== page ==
From here to Porterville is a 40-mile rural two-lane highway through hills and grasslands while passing through the communities of Ducor and Terra Bella. This stretch of roadway is considered dangerous given the heavy amount of semi-trucks that drive this corridor. SR 65 expands to a four-lane freeway through Porterville, downgrading into a four-lane expressway upon leaving the city; the highway remains passing Strathmore and up to Lindsay. The highway is reduced to a rural two-lane highway through agricultural areas while passing through Exeter. SR 65's southern segment ends at the junction of State Route 198; this section has been designated the All America City Highway. The northern segment of State Route 65 begins at the interchange with Interstate 80 in Roseville as a freeway heading northwest to Blue Oaks Boulevard where the freeway turns north towards Lincoln, it turns northwest onto a new stretch of roadway at Industrial Avenue/Lincoln Boulevard where it turns west as the freeway ends at Nelson Lane.
The highway is downgraded to a four-lane expressway, turning north again, downgraded further to a two-lane highway, until it meets up with its original alignment just north of the community of Sheridan. After passing through Wheatland, it assumes its freeway designation a few miles north of the town, ending at State Route 70 in Olivehurst. In 2000, Caltrans issued a Project Study Report that analyzed six alternative alignments for the proposed Wheatland Bypass. After extensive public meetings, Caltrans identified Alternative E as the preferred alternative. Alternative E would start at the northern end of the Lincoln Bypass, proceed due north, crossing the Bear River on a new bridge to the east of the existing SR 65 alignment, it would bypass Wheatland to the east, turn west and pass along the southern edge of Beale Air Force Base before connecting to south end of the freeway segment at South Beale Road. If completed, the Wheatland Bypass would enable continuous freeway travel from I-80 to Marysville.
Although Caltrans completed the PSR in 2000 that identified the preferred alignment, the Wheatland Bypass remains unfunded. State and local officials cannot present a timetable for completing the bypass until $300 million is secured to complete the required environmental studies and construction. North of its present northern terminus at SR 70 in Olivehurst, the legislative designation of SR 65 continues west/northwest to SR 99 in Yuba City. Caltrans has planned since 1986 to extend SR 65 as a freeway west or northwest from SR 70 to SR 99 via a third bridge across the Feather River south of Yuba City to alleviate traffic on the two existing bridges between Yuba City and Marysville. Funding issues and environmental concerns have stalled the extension of SR 65 to Yuba City and the third Feather River Bridge; the initial segment was created in 1933 as Legislative Route 129. It was defined from LRN 4 near Bakersfield to LRN 263 in Kings Canyon National Park; the entire route was signed Route 65. In the 1950s, California was developing plans for a statewide freeway network.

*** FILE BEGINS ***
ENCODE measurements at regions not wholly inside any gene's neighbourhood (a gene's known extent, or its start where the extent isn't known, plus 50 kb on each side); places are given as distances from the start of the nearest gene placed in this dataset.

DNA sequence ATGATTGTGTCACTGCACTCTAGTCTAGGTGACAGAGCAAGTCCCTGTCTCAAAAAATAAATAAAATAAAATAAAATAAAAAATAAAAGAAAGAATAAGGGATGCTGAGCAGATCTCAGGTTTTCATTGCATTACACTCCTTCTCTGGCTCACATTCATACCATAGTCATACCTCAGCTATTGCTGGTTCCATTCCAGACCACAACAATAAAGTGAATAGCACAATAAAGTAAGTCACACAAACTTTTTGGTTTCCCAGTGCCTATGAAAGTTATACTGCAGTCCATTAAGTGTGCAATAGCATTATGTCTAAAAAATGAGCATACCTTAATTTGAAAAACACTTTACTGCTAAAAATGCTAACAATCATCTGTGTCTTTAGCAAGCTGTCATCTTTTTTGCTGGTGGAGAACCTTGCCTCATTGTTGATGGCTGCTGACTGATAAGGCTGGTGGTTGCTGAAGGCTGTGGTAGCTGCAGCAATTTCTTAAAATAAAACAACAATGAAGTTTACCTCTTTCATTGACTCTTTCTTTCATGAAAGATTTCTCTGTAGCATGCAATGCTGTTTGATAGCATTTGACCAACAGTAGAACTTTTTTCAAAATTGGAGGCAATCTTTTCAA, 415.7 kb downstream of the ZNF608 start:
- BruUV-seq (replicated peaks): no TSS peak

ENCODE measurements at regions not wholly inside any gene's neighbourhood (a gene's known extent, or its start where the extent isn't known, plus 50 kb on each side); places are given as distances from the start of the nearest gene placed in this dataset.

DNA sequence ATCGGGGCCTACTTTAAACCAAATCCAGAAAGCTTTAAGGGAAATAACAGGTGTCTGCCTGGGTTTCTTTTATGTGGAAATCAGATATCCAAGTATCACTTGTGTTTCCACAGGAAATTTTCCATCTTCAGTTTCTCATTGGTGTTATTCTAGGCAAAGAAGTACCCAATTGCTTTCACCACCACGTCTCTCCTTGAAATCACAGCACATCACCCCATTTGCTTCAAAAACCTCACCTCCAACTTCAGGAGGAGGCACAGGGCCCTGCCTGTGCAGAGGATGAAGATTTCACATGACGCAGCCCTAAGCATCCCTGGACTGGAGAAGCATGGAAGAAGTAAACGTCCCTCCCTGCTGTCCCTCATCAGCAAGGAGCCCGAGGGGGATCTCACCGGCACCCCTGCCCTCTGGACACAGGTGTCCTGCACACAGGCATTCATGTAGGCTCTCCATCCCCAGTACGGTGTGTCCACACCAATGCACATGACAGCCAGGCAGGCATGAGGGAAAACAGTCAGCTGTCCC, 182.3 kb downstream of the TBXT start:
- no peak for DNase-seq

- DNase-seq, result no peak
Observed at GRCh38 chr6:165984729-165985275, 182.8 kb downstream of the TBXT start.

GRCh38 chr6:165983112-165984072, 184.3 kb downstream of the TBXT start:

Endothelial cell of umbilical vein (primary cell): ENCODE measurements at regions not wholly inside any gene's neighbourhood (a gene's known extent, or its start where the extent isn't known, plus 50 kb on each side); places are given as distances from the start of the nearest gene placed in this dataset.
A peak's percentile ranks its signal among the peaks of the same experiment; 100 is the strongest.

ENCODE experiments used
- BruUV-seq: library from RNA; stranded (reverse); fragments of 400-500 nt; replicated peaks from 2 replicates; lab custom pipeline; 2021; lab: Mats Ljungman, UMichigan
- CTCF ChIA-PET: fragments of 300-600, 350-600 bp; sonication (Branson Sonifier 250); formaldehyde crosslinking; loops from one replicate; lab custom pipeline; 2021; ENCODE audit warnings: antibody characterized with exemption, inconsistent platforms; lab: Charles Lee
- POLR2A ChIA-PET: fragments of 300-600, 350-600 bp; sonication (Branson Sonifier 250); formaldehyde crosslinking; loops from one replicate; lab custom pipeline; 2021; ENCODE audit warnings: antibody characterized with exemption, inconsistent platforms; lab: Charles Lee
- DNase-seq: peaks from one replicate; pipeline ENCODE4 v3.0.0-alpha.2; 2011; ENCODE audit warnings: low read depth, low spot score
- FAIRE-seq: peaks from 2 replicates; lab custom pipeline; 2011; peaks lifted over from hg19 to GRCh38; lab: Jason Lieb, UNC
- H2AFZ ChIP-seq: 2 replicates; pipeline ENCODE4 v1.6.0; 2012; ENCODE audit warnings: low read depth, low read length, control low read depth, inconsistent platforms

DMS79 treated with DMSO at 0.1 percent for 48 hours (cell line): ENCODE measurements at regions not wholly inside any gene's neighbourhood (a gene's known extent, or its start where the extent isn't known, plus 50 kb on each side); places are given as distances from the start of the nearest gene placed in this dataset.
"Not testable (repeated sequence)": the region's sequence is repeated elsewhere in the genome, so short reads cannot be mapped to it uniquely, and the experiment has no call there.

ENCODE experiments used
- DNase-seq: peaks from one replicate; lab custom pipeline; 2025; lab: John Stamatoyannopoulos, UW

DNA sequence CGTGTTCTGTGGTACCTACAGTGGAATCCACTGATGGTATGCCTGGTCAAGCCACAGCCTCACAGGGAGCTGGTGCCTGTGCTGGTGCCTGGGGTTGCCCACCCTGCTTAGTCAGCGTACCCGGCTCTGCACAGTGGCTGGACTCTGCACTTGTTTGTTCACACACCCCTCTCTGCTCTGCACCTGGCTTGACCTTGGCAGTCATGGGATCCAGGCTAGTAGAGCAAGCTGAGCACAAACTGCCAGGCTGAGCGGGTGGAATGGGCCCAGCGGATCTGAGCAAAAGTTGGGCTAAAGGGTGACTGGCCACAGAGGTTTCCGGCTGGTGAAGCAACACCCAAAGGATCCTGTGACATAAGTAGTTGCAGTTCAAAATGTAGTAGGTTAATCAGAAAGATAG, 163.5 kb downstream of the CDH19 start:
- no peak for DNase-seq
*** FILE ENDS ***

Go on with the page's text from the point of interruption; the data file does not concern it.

Within the San Joaquin Valley, routes were discussed on the west side and along U. S. Route 99. However, officials in Stanislaus County believed that an additional major north-south freeway was needed to serve the east side of the valley. In 1955, they formally proposed the Eastside Freeway, which would be the eastern companion to the Westside Freeway. In 1959, the state defined Legislative Route 249, which would run from the junction of LRN 10 and LRN 129 to LRN 17; this would mark the birth of the Eastside Freeway. In 1964, California's state highways were renumbered; the portion of LRN 129 between Exeter and SR 180 would be removed and become SR 245. The remainder of LRN 129, all of LRN 249, U. S. Route 99E, would be combined to create SR 65. By 1969, except for Merced County, all eight counties which the route would traverse had it included in their general plans; this created a continuous roadway plan from Bakersfield to Roseville. The first segment to be constructed as a freeway was in 1964.
A short freeway segment was built at SR 99 in Kern County in c
Tulare is a city in Tulare County, California. The population was 59,278 at the 2010 census. Tulare is located in the heart of the San Joaquin Valley, eight miles south of Visalia and sixty miles north of Bakersfield; the city is named for the dry Tulare Lake, once the largest freshwater lake west of the Great Lakes. The city's mission statement is: "To promote a quality of life making Tulare the most desirable community in which to live, play, work and prosper." The Stockton seaport is 170 miles away, the Sacramento port is 207 miles away. The Los Angeles and San Francisco ports are each 200 miles away, making Tulare a hub or central location for product movement; the English name Tulare derives from Classical Nahuatl tōllin, "sedge" or "reeds", by way of Spanish tule, which exists in English as a loanword. The name is cognate with Tula and Tultitlán de Mariano Escobedo; the Yokuts people built reed boats and fished in what was to be called Tulare Lake in their homeland for centuries, until the invasion and settlement by the Spanish and American pioneers.